You couldn’t put it in place in ALL 11-a-side footy across the board – so then it’s no longer a level playing field if there are different rules in place for Premier League game and Sunday League games…

  3. CG

    You win some, you lose some i say. The introduction of technology would not necessarily make everything fairer.

    Refs, linos and fourth officials deciding things on the day get it wrong as often as they get it right. There were two incidents they looked back on after that game – the Balotelli stamp and Lescott elbow. Everyone has decided that Lescott definitely didn’t mean it and Mario did, although only they will truly know. The officials could reach any decision wrongly or rightly before, during and after a game, with or without the help of technology. The point i’m trying to make is that whether or not they embrace technology, either side can just as easily be hard done by as a result of the decisions. For example, another ref might have decided Lescott should have seen red after seeing the replay. Even if he’d not intended to elbow Kaboul, he’d have been sent packing and Man City stitched up. 

    In the words of Jeremy Kyle: at the end of the day, fans, players and managers will always find something to moan about. Technology is not the answer to football’s prayers in my opinion. I could only see it being fair to deploy technology in situations where there can be no doubt as to the outcome, e.g. was that one a corner or goal kick? Did the ball cross even cross the line? But then again, you win some, you lose some! What goes around come around. Look at England v Germany.

  4. I do agree that officials will still make mistakes regardless, but I still think the system should allow for all decisions to happen during the game.  It should still be down to the referee’s judgement, but if he’s not given any help by the technology that is so readily available in the modern game then surely he is likely to make more mistakes?

  5. GM

    Its got to be more for assisting than anything. In the NFL if the ruling on the field is reviewed with video, it has to be clear, if there is still a debate then the original ref decision stands.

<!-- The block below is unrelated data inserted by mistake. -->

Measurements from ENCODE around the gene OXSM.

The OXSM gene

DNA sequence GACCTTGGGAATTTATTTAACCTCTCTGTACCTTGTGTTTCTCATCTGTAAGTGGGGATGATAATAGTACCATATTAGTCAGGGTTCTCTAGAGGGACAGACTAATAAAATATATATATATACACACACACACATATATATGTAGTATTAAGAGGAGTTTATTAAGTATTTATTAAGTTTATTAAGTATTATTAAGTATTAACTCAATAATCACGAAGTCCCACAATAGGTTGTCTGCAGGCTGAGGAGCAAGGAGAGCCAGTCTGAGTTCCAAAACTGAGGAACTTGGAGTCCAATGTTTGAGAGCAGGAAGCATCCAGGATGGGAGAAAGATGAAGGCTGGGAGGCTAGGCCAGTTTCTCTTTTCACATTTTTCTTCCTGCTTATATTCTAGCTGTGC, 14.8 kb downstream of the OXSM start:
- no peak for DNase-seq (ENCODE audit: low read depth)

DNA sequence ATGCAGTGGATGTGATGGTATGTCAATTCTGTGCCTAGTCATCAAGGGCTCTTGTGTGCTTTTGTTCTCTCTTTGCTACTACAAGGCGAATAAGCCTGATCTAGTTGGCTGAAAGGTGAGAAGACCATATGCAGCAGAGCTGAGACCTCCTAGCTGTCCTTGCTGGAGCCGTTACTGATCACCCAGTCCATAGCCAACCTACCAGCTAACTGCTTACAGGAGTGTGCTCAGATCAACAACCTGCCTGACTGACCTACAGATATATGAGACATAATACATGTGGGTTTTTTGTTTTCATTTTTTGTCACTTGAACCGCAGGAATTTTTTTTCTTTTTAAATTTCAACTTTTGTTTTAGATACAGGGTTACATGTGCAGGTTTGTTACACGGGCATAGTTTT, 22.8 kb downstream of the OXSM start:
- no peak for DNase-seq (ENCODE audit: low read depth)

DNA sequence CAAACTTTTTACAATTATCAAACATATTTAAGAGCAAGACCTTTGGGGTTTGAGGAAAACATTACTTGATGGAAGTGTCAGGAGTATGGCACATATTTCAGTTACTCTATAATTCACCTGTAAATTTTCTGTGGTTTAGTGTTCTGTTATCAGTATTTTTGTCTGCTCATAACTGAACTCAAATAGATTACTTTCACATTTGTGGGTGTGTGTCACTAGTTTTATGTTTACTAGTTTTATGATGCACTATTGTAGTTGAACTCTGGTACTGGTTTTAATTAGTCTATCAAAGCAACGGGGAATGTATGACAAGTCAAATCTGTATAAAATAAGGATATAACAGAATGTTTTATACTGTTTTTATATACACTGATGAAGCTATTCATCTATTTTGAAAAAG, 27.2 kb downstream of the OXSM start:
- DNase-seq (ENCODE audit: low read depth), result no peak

6. CG

    There’s always the risk that it causes more issues than it solves. Also, once you open the door to introducing technology, the danger is that the floodgates will open. Then before you know it, we have the NFL. I love footy but a three-hour game between stoke and liverpool is the last thing anyone wants.

  7. GM

    Can’t really compare the two, NFL isn’t slow because of the replays, it is slow because it is the nature of the game, it is designed as a more strategic game, like a really voilent chess.
    Football is designed as a fast paced game where stopages are not needed / required.

    I honestly can’t see the game taking any longer with technology

  8. CG

    Fair point about the differences in the two games’ styles, however, technology would be likely to slow things down and depending on what it used for, referees could still arrive at the wrong decision. 

    Imagine this scenario: video technology is used during the game when a referee has missed a potential infringement. He looks again and decides the player should be sent packing. Doesn’t take too long, plus everyone is arguing/receiving treatment. The team that ‘wins’ the red card is happy, thinking justice is done. Meanwhile, the player dismissed and his coach remain adamant it should not have been a red card. Perhaps we could use technology to speed up the appeal process? Get that done and dusted during the game as well? Before you know it, people will be calling for video replays in order to determine the coin toss. This is just one of many areas where the introduction of technology would fail to improve the game. In my opinion.